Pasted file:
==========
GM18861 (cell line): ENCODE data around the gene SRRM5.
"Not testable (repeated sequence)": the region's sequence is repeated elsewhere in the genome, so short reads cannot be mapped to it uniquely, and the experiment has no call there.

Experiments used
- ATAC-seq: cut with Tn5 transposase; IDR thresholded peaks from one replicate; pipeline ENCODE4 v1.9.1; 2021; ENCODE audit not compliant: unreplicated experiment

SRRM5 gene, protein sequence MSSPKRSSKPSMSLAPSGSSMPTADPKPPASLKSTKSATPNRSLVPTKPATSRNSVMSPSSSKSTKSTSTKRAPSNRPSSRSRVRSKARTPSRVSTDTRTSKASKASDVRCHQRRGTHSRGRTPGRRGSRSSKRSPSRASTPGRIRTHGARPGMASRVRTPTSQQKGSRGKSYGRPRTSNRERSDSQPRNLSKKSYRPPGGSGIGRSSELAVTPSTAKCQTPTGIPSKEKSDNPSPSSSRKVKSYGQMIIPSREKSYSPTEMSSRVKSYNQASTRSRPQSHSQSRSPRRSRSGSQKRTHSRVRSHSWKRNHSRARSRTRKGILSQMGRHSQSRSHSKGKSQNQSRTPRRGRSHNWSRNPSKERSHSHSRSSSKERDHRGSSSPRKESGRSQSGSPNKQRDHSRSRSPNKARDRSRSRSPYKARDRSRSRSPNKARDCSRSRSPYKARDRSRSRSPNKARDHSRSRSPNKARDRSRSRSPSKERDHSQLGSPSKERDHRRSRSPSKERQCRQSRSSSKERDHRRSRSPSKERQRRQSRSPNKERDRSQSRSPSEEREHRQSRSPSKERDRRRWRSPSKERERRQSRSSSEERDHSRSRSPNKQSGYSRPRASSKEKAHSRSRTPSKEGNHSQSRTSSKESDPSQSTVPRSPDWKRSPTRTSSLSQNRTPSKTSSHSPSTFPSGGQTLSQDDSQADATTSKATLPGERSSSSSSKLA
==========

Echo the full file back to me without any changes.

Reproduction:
GM18861 (cell line): ENCODE data around the gene SRRM5.
"Not testable (repeated sequence)": the region's sequence is repeated elsewhere in the genome, so short reads cannot be mapped to it uniquely, and the experiment has no call there.

Experiments used
- ATAC-seq: cut with Tn5 transposase; IDR thresholded peaks from one replicate; pipeline ENCODE4 v1.9.1; 2021; ENCODE audit not compliant: unreplicated experiment

SRRM5 gene, protein sequence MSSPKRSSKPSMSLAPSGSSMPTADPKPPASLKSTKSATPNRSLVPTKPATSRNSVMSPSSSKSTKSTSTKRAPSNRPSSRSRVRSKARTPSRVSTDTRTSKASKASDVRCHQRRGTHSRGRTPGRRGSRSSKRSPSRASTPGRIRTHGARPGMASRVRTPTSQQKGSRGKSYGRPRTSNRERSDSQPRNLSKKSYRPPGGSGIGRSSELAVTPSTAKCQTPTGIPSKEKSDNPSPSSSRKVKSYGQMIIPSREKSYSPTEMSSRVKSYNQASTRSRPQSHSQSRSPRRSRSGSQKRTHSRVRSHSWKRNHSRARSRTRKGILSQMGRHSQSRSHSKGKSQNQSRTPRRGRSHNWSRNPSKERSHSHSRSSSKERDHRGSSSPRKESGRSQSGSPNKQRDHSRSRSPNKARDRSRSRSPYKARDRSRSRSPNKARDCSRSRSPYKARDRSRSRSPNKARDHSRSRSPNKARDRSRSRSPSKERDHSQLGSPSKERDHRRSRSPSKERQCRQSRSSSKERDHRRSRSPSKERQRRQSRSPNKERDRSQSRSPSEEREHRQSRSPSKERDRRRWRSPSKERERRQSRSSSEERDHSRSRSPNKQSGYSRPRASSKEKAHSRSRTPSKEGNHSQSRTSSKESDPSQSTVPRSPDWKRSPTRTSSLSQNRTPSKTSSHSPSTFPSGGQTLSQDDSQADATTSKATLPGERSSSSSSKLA